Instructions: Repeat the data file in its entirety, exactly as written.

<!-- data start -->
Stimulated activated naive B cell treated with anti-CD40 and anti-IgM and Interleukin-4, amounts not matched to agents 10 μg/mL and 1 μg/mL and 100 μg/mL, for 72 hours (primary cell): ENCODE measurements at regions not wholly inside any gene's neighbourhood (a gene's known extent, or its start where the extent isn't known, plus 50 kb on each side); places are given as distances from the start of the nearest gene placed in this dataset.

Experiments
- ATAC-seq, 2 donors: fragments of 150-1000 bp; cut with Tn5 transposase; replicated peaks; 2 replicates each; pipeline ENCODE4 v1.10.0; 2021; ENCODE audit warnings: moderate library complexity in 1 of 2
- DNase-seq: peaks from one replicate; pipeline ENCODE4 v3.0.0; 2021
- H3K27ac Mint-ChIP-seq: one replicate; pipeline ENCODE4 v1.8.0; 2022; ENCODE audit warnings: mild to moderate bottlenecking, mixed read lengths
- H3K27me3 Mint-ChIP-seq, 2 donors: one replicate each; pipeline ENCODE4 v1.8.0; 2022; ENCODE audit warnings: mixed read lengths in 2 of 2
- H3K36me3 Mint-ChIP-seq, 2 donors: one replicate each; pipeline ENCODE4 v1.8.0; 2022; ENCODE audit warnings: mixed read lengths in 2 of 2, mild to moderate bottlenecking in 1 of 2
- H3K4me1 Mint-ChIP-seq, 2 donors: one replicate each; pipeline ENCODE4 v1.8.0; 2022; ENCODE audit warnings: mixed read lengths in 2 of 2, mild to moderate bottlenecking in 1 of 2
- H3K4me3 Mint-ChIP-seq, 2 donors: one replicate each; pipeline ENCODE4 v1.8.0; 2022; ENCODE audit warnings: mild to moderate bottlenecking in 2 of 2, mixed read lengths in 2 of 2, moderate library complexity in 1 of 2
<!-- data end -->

Stimulated activated naive B cell treated with anti-CD40 and anti-IgM and Interleukin-4, amounts not matched to agents 10 μg/mL and 1 μg/mL and 100 μg/mL, for 72 hours (primary cell): ENCODE measurements at regions not wholly inside any gene's neighbourhood (a gene's known extent, or its start where the extent isn't known, plus 50 kb on each side); places are given as distances from the start of the nearest gene placed in this dataset.

Experiments
- ATAC-seq, 2 donors: fragments of 150-1000 bp; cut with Tn5 transposase; replicated peaks; 2 replicates each; pipeline ENCODE4 v1.10.0; 2021; ENCODE audit warnings: moderate library complexity in 1 of 2
- DNase-seq: peaks from one replicate; pipeline ENCODE4 v3.0.0; 2021
- H3K27ac Mint-ChIP-seq: one replicate; pipeline ENCODE4 v1.8.0; 2022; ENCODE audit warnings: mild to moderate bottlenecking, mixed read lengths
- H3K27me3 Mint-ChIP-seq, 2 donors: one replicate each; pipeline ENCODE4 v1.8.0; 2022; ENCODE audit warnings: mixed read lengths in 2 of 2
- H3K36me3 Mint-ChIP-seq, 2 donors: one replicate each; pipeline ENCODE4 v1.8.0; 2022; ENCODE audit warnings: mixed read lengths in 2 of 2, mild to moderate bottlenecking in 1 of 2
- H3K4me1 Mint-ChIP-seq, 2 donors: one replicate each; pipeline ENCODE4 v1.8.0; 2022; ENCODE audit warnings: mixed read lengths in 2 of 2, mild to moderate bottlenecking in 1 of 2
- H3K4me3 Mint-ChIP-seq, 2 donors: one replicate each; pipeline ENCODE4 v1.8.0; 2022; ENCODE audit warnings: mild to moderate bottlenecking in 2 of 2, mixed read lengths in 2 of 2, moderate library complexity in 1 of 2